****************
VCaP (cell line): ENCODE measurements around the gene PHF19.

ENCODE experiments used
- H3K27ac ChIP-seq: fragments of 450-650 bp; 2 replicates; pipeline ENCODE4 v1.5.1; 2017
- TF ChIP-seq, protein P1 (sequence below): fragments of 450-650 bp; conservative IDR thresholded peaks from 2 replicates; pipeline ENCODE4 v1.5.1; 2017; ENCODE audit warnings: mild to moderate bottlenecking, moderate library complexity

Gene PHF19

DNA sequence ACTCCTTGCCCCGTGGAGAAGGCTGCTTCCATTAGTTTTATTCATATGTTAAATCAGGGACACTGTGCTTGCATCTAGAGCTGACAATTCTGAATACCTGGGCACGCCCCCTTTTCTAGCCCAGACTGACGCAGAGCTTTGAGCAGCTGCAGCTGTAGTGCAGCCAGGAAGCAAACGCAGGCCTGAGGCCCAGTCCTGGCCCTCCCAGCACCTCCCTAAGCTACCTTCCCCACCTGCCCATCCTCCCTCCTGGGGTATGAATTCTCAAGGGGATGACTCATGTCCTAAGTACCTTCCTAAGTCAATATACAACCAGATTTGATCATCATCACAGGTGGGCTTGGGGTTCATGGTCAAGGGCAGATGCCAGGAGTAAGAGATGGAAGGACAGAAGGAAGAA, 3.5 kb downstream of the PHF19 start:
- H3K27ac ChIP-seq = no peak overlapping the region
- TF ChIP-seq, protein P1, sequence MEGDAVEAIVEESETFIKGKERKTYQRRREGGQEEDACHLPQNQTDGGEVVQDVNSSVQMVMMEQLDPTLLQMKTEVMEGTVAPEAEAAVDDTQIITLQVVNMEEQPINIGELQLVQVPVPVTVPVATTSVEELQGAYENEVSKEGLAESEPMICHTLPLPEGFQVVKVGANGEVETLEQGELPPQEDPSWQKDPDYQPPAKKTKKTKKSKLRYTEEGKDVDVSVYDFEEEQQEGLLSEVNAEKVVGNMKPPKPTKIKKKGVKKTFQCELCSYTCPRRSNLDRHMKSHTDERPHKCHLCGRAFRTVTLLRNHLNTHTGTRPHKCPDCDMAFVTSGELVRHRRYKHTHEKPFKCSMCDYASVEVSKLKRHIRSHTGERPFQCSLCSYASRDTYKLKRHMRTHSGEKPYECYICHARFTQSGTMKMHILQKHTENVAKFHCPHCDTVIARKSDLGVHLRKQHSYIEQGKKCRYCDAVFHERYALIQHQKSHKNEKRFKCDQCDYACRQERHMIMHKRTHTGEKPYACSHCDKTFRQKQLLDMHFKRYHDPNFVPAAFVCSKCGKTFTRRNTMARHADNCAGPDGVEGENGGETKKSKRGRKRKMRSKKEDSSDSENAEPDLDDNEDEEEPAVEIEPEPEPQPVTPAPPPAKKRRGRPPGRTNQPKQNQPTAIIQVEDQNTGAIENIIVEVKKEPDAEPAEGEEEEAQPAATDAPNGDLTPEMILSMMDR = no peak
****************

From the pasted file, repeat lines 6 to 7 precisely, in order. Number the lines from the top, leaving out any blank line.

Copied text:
DNA sequence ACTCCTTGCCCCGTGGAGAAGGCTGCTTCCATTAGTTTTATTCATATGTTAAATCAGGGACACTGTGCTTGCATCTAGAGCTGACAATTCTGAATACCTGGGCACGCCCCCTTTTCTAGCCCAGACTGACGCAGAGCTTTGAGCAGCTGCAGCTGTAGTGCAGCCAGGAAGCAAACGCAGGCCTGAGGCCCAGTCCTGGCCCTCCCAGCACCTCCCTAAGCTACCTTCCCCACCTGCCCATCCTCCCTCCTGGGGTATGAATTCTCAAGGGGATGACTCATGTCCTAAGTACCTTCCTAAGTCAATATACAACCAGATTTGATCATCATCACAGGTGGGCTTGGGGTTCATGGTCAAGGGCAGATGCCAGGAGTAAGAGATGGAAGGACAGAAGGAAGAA, 3.5 kb downstream of the PHF19 start:
- H3K27ac ChIP-seq = no peak overlapping the region